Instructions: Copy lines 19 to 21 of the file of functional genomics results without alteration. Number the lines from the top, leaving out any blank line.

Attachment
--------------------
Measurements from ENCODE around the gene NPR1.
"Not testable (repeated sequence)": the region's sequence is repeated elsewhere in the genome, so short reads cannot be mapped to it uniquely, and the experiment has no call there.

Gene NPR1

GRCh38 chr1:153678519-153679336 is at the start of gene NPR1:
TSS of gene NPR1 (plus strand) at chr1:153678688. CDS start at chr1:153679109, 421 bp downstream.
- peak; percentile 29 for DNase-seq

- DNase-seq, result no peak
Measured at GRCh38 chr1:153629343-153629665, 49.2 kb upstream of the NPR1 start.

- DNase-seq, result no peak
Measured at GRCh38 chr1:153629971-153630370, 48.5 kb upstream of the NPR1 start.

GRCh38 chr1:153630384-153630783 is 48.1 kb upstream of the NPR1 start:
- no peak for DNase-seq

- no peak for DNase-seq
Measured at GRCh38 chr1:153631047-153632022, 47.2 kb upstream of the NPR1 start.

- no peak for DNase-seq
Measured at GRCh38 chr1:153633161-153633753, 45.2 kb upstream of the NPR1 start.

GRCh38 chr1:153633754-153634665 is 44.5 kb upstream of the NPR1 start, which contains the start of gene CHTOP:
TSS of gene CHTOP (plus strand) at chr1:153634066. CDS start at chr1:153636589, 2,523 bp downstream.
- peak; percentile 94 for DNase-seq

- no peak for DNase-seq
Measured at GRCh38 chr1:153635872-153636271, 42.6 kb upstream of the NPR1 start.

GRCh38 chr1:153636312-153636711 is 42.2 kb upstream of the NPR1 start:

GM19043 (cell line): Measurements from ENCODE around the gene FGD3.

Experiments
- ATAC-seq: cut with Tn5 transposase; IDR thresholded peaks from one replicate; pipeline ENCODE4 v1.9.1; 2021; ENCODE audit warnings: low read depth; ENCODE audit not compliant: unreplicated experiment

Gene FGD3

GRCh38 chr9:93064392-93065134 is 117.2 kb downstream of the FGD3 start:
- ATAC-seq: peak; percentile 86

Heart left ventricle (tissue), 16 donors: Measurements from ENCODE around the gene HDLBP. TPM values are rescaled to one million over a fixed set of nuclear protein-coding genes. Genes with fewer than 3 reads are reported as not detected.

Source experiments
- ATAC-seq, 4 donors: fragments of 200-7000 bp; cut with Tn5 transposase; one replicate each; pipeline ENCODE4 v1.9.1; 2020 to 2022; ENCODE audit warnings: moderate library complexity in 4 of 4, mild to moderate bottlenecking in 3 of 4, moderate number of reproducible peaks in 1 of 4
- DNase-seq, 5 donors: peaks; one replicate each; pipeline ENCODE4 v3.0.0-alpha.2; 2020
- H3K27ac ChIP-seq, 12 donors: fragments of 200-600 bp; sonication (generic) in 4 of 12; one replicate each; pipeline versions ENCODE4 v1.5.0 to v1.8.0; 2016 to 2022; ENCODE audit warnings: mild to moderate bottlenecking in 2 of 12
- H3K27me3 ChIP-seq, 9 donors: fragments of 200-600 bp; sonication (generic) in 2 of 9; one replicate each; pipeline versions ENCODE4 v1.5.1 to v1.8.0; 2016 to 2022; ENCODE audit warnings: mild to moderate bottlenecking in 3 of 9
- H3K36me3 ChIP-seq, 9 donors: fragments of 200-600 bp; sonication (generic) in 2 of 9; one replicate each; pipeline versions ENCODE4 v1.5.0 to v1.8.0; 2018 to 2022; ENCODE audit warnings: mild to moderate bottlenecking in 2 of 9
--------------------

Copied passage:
- peak; percentile 94 for DNase-seq

- no peak for DNase-seq
Measured at GRCh38 chr1:153635872-153636271, 42.6 kb upstream of the NPR1 start.